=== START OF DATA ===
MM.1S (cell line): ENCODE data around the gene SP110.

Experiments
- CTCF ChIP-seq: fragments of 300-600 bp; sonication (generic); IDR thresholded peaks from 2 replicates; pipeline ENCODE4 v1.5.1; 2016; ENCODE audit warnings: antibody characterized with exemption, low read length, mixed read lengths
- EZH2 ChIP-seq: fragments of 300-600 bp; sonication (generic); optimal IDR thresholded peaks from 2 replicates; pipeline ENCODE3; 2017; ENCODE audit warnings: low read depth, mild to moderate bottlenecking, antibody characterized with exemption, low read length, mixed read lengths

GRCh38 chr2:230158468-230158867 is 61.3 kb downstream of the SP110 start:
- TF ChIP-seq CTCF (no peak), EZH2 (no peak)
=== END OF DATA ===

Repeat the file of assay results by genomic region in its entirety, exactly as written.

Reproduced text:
MM.1S (cell line): ENCODE data around the gene SP110.

Experiments
- CTCF ChIP-seq: fragments of 300-600 bp; sonication (generic); IDR thresholded peaks from 2 replicates; pipeline ENCODE4 v1.5.1; 2016; ENCODE audit warnings: antibody characterized with exemption, low read length, mixed read lengths
- EZH2 ChIP-seq: fragments of 300-600 bp; sonication (generic); optimal IDR thresholded peaks from 2 replicates; pipeline ENCODE3; 2017; ENCODE audit warnings: low read depth, mild to moderate bottlenecking, antibody characterized with exemption, low read length, mixed read lengths

GRCh38 chr2:230158468-230158867 is 61.3 kb downstream of the SP110 start:
- TF ChIP-seq CTCF (no peak), EZH2 (no peak)